‘Agents of S.H.I.E.L.D.’ (Season 4): A Better Class of Criminal

If there was a major problem with the first arc for this season of Agents of SHIELD, it was that a compelling villain never really came to the forefront. Lucy and her fellow ghosts were more laughable than threatening, and the relationship between Robbie and his uncle Eli never felt fully developed, not enough to make us care about the familial conflict between them. Ghost Rider was a cool character, but it would’ve been nice to see him fight a grander foe.

Fortunately, as the show moves into the LMD arc and refocuses on the core team, it seems that we’re finally seeing a better class of Big Bad return to the show. The team is faced by three major threats on two unknowingly united fronts, and each of these characters brings a unique menace and energy that fits in perfectly on a show ready to return to its spy roots.

Because make no mistake, while Agents of SHIELD has found success in the wilder sci-fi and dark horror of the past couple seasons, the show has honestly never been better than in the first half of its second season. After the fall of SHIELD in Captain America: The Winter Soldier, the show threw the team into the deep end in a war against Hydra that was entirely built on spy games, subterfuge, and double crosses.

This isn’t to say that the show has been bad since the introduction of the Inhumans, but the espionage focus was what most set Agents of SHIELD apart, offering a specific sort of storytelling not available anywhere else in the Marvel Cinematic Universe. As such, it’s hard not to see the show get back to big secrets, hidden identities, and undercover infiltrations and not feel excited for the series again.

Getting back to the villains, it certainly doesn’t hurt that the show is offering some of its best of the whole series, ones that manage to tie the sci-fi and spy elements together so smoothly. Senator Nadeer finally puts a compelling face on the Watchdog/anti-Inhuman threat, with her motivations going far beyond simple hatred and intolerance. Whatever her brother’s specific power set is, just the fact that he’s Inhuman is enough for her to turn on him, and it shows how dedicated to protecting humanity from the perceived threat of the Inhumans she is. She’s a monster, but a compelling one.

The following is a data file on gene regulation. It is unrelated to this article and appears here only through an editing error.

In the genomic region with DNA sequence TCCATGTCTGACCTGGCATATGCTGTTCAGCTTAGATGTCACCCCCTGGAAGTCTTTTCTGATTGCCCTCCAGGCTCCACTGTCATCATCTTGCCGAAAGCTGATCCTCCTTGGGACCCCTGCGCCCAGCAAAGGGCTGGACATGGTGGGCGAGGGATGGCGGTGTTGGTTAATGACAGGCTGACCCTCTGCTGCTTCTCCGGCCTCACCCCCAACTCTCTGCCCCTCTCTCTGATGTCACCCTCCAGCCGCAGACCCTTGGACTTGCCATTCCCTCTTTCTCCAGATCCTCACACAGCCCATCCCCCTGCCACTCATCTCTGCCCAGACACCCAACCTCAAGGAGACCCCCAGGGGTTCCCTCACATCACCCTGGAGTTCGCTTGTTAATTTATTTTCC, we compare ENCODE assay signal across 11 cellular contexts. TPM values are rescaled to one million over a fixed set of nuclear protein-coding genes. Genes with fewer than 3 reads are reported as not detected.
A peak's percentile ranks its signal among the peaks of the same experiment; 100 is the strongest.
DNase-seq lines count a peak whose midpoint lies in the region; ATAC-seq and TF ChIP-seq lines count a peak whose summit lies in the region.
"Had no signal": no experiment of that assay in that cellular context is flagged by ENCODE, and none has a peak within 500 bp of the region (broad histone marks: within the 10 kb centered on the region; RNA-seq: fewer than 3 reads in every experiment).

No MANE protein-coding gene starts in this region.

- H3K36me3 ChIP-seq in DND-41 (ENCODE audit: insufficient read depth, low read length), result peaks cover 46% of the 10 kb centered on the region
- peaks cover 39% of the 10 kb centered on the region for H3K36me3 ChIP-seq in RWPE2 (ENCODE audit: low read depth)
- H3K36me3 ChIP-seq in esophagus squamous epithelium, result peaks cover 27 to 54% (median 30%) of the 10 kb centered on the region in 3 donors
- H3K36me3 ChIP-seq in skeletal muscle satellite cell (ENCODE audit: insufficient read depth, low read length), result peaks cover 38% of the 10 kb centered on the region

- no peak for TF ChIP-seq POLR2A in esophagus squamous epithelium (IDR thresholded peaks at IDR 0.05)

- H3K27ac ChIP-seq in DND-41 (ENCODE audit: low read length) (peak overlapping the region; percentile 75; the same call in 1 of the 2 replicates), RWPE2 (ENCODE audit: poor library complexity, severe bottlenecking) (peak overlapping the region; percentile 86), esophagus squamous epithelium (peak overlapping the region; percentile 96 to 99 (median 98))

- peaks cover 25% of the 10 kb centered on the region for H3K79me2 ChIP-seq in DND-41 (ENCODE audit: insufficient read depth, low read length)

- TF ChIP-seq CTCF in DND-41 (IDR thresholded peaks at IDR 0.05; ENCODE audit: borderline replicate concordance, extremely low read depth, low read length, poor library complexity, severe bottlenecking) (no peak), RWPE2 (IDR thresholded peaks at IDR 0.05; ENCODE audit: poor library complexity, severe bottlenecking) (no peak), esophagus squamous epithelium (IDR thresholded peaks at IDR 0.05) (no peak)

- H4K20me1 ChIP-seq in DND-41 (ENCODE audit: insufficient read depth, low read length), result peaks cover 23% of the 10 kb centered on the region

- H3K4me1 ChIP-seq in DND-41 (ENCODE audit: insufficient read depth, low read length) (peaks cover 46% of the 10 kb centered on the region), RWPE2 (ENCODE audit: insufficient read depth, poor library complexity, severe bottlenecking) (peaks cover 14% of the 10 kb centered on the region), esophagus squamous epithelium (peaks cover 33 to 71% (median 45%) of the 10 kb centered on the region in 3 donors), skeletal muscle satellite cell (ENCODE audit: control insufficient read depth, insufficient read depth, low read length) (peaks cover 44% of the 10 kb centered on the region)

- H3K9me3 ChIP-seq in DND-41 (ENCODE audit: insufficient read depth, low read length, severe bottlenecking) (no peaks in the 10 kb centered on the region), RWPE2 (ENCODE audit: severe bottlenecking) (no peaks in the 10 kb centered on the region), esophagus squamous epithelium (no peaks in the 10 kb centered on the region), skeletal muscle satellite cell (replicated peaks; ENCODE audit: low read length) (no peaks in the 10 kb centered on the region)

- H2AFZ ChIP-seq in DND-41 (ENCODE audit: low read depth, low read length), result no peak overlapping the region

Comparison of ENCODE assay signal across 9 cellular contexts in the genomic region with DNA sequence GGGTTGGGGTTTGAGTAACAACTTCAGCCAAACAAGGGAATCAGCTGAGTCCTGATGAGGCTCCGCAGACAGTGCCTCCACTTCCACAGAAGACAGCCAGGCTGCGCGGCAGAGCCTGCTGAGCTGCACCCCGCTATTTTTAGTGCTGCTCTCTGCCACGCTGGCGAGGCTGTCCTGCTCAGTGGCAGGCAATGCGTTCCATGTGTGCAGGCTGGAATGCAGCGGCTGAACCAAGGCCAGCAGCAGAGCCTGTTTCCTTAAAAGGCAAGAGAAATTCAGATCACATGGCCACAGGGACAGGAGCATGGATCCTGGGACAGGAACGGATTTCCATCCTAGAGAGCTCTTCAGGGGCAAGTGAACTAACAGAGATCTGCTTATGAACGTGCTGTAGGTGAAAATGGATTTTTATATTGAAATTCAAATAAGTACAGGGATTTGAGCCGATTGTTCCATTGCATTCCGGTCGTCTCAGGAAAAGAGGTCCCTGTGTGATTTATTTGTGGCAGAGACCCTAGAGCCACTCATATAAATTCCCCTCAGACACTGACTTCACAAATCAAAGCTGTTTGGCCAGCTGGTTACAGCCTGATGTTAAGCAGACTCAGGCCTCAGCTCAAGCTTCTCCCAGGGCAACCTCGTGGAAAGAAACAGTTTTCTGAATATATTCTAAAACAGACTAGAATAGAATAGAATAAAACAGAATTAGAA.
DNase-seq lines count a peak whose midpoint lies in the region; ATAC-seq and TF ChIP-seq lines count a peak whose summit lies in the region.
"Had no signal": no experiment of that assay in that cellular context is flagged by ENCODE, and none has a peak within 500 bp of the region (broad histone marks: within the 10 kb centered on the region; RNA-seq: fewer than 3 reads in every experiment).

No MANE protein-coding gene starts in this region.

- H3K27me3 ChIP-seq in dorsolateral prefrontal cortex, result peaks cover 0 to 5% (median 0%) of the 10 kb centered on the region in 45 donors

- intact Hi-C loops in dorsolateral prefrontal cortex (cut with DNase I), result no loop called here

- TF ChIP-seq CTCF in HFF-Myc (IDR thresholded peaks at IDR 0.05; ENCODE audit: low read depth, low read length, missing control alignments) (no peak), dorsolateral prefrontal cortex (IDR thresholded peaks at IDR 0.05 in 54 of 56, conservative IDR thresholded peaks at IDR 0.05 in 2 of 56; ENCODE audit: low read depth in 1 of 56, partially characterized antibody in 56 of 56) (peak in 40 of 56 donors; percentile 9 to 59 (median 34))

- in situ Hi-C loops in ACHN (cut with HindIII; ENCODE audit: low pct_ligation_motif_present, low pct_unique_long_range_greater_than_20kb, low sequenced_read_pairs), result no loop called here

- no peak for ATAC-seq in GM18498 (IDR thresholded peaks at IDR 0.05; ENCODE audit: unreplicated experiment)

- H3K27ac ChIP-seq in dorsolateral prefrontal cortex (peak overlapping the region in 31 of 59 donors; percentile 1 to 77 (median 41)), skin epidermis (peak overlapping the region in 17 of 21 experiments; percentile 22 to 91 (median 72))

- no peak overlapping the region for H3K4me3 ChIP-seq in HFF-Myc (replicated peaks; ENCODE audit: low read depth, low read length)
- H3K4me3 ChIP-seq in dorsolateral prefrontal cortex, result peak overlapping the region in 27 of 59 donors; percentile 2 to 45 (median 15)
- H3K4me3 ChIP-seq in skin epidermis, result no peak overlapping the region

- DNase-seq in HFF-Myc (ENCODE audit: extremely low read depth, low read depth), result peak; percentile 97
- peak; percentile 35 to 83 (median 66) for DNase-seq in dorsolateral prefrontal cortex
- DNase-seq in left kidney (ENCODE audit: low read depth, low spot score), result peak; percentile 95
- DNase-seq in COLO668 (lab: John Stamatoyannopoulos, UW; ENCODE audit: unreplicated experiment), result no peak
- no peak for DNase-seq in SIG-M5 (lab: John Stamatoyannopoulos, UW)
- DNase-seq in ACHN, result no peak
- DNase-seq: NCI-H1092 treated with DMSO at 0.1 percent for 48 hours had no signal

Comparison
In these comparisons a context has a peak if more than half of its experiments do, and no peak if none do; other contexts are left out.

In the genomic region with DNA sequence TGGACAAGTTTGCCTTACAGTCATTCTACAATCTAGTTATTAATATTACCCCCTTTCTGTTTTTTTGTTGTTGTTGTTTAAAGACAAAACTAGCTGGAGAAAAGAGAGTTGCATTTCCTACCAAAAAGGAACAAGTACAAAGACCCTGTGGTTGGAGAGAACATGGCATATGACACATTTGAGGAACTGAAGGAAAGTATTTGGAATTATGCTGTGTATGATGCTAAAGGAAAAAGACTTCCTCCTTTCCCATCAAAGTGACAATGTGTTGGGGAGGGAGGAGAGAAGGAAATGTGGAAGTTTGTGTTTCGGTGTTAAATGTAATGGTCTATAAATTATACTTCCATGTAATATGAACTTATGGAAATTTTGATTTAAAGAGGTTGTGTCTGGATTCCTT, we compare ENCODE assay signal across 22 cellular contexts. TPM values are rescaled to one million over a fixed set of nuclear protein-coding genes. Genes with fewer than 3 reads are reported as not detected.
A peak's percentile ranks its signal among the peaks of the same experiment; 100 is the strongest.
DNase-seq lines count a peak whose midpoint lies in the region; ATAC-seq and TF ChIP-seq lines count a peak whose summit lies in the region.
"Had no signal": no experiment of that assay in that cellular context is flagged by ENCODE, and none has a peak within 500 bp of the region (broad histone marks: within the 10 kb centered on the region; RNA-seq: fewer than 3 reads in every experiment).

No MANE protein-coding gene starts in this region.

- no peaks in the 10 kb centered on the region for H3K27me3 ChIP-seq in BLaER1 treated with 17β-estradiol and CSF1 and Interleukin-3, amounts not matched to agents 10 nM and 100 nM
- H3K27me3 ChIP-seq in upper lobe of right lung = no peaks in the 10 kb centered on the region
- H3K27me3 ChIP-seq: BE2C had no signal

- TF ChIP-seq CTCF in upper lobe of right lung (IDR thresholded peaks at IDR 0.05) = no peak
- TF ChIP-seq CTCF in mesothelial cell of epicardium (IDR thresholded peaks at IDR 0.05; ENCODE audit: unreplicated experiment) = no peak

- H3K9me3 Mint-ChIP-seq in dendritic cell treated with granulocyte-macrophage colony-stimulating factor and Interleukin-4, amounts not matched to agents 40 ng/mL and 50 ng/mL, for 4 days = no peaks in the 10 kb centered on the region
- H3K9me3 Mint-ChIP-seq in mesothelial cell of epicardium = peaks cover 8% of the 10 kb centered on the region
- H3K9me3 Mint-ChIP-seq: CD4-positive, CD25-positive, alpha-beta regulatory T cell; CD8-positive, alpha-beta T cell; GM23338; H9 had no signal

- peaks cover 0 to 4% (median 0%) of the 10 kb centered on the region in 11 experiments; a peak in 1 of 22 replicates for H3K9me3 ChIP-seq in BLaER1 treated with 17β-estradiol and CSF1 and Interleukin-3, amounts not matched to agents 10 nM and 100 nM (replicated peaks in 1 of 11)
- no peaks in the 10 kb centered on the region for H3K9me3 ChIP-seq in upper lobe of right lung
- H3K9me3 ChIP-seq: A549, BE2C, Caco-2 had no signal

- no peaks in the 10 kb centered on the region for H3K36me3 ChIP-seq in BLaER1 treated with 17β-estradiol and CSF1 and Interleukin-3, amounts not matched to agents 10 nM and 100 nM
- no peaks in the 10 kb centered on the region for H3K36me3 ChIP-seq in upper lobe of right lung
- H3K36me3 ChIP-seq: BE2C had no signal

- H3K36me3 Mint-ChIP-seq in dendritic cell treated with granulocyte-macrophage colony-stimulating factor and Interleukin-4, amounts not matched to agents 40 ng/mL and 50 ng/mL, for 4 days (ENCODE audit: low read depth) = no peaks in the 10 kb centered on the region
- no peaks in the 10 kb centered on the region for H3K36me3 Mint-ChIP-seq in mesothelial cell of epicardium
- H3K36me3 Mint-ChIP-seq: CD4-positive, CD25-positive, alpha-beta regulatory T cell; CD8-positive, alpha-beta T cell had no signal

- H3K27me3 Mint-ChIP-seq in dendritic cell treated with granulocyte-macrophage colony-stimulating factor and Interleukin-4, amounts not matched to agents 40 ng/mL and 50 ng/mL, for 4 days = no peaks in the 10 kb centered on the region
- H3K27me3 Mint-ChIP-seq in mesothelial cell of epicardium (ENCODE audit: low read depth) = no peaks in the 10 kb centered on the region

Radcliffe, meanwhile, is another complicated figure. He falls into the classic “mad scientist” mold, but he legitimately believes that what he’s doing with the Life Model Decoys is for the good of humanity. It ties back to his introduction last season as a transhumanist, while also allowing him to be motivated by – in his eyes – a noble goal. Plus, this is a character that did seem to genuinely value his friendship with Fitz, meaning he’s at least somewhat conflicted by what he’s doing. Of course, he clearly values his scientific ambitions more, but his ties to the team make him a villain as instantly engaging as the traitorous Grant Ward.

And while Aida may not be sentient and influenced by the Darkhold, she remains a force to be reckoned with. There’s certainly more to her than even Radcliffe suspects, as she’s not afraid to reinterpret his orders as needed to justify any action. Moreover, she’s actively torturing/manipulating May within a mental prison, which is perhaps the darkest thing happening to any character on the show right now.

Overall, the show’s gone from a lack of compelling villains to an abundance of them, and I can’t wait to see how these storylines develop throughout the rest of the season. I’m sure the show has more than a few twists and reveals left to throw our way.